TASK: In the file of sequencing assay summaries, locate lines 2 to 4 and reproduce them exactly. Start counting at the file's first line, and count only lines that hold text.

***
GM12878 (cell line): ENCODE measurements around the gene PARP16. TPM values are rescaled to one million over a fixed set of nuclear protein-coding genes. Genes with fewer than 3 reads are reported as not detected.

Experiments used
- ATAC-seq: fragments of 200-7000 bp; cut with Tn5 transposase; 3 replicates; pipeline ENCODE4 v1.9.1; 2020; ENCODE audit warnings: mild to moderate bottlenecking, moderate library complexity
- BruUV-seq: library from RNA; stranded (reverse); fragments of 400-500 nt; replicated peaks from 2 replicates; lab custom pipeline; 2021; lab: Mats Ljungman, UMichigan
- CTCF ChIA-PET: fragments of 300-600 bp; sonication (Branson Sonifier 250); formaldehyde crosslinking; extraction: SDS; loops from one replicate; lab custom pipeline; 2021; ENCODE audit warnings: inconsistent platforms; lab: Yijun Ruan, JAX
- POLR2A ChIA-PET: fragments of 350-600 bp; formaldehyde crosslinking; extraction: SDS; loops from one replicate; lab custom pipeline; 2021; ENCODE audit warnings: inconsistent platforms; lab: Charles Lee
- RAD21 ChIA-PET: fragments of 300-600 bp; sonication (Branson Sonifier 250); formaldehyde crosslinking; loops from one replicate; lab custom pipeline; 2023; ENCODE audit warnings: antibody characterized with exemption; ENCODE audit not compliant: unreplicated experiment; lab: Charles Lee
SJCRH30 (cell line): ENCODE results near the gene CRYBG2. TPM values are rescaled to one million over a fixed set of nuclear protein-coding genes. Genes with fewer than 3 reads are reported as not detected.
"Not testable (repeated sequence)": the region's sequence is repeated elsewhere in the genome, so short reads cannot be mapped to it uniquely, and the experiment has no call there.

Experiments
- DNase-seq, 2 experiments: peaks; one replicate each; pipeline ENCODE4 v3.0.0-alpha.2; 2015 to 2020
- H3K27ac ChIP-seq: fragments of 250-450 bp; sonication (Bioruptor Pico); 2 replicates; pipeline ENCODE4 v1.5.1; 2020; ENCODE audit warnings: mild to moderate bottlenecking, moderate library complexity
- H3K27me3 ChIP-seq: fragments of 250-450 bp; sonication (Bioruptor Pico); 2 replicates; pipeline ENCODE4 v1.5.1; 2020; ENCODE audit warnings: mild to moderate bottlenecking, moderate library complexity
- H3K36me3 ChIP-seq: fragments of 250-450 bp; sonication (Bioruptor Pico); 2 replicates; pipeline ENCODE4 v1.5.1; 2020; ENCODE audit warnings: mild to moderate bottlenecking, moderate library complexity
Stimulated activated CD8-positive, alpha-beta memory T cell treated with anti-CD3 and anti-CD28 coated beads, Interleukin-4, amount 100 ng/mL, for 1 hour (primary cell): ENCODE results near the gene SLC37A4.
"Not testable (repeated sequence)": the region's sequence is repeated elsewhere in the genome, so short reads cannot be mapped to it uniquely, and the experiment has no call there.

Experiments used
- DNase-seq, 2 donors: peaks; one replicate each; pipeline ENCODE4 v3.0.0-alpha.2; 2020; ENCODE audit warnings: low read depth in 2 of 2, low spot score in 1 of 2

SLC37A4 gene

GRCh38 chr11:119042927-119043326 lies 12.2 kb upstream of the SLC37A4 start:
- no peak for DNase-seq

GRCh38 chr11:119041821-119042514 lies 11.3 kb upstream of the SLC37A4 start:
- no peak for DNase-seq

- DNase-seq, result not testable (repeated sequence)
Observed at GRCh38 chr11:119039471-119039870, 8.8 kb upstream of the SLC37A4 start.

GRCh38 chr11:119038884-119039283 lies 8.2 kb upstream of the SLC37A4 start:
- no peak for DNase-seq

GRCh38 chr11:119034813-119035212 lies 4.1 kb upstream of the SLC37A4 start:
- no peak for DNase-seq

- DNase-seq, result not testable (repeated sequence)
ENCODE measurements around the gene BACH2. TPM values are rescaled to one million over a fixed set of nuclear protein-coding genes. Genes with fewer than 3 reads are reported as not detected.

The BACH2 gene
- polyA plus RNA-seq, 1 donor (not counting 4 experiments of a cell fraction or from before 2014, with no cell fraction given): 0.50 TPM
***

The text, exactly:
Experiments used
- ATAC-seq: fragments of 200-7000 bp; cut with Tn5 transposase; 3 replicates; pipeline ENCODE4 v1.9.1; 2020; ENCODE audit warnings: mild to moderate bottlenecking, moderate library complexity
- BruUV-seq: library from RNA; stranded (reverse); fragments of 400-500 nt; replicated peaks from 2 replicates; lab custom pipeline; 2021; lab: Mats Ljungman, UMichigan